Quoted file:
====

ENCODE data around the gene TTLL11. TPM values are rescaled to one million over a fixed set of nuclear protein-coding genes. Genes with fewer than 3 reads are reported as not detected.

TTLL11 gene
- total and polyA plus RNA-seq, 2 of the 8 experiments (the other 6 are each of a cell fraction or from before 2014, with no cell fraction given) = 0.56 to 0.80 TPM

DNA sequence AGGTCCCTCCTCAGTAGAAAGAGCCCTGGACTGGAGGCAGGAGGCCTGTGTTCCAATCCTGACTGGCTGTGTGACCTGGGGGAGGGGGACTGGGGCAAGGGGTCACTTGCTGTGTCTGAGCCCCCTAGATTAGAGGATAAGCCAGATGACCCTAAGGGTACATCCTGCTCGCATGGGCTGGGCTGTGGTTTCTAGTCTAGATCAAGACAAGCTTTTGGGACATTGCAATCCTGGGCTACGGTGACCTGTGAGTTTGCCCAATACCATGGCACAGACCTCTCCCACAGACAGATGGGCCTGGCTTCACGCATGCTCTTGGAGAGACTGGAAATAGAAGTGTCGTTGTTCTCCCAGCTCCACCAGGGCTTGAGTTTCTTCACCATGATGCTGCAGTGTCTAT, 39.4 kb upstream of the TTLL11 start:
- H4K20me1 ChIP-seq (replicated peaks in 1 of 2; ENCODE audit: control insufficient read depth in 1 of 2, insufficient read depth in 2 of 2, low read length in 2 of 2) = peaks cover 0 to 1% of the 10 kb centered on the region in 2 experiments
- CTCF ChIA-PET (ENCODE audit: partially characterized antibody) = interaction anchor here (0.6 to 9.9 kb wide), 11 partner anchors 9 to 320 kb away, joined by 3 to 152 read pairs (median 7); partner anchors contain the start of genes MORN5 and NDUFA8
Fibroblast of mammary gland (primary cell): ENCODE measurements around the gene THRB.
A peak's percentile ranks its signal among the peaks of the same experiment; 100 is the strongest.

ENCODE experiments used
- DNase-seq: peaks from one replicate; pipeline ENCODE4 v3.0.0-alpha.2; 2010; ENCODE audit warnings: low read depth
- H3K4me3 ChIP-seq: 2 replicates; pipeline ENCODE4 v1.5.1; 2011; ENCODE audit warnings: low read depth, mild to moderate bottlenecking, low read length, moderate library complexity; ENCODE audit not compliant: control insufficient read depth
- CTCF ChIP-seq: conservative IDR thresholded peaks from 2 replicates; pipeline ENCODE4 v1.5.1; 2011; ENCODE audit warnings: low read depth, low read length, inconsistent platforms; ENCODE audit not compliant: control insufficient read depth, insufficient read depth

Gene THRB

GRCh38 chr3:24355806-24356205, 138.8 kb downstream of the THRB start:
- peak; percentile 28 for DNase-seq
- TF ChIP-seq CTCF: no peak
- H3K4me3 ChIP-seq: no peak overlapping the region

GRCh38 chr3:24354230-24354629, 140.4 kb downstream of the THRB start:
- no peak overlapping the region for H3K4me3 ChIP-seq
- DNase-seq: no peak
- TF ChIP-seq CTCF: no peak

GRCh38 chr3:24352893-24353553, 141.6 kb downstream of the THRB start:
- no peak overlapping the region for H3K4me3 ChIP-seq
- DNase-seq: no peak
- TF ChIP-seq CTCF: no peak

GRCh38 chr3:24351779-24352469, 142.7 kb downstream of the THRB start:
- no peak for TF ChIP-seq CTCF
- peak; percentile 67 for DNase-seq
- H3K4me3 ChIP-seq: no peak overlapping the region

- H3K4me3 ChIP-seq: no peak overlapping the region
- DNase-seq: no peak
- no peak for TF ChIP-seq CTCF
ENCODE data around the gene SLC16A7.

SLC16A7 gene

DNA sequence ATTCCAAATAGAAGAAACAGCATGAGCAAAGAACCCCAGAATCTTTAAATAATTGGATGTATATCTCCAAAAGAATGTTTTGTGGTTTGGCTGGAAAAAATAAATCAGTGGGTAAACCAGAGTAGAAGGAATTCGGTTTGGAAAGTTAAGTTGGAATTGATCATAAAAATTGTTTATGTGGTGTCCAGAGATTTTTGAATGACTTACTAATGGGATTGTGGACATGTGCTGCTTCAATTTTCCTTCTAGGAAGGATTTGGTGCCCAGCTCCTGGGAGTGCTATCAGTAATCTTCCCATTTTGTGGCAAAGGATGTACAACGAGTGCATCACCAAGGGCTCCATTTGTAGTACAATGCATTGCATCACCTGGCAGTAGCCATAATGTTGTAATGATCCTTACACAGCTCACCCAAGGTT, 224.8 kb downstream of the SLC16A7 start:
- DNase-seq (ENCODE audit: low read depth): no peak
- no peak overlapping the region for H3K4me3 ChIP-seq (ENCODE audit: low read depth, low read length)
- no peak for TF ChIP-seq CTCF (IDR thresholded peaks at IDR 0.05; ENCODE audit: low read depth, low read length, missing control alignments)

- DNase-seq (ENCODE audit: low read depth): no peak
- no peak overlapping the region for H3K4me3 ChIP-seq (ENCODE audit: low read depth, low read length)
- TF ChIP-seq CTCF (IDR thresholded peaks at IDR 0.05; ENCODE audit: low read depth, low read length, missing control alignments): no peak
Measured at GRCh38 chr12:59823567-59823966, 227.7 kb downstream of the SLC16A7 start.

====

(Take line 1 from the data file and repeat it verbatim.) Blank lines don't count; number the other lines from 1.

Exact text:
ENCODE data around the gene TTLL11. TPM values are rescaled to one million over a fixed set of nuclear protein-coding genes. Genes with fewer than 3 reads are reported as not detected.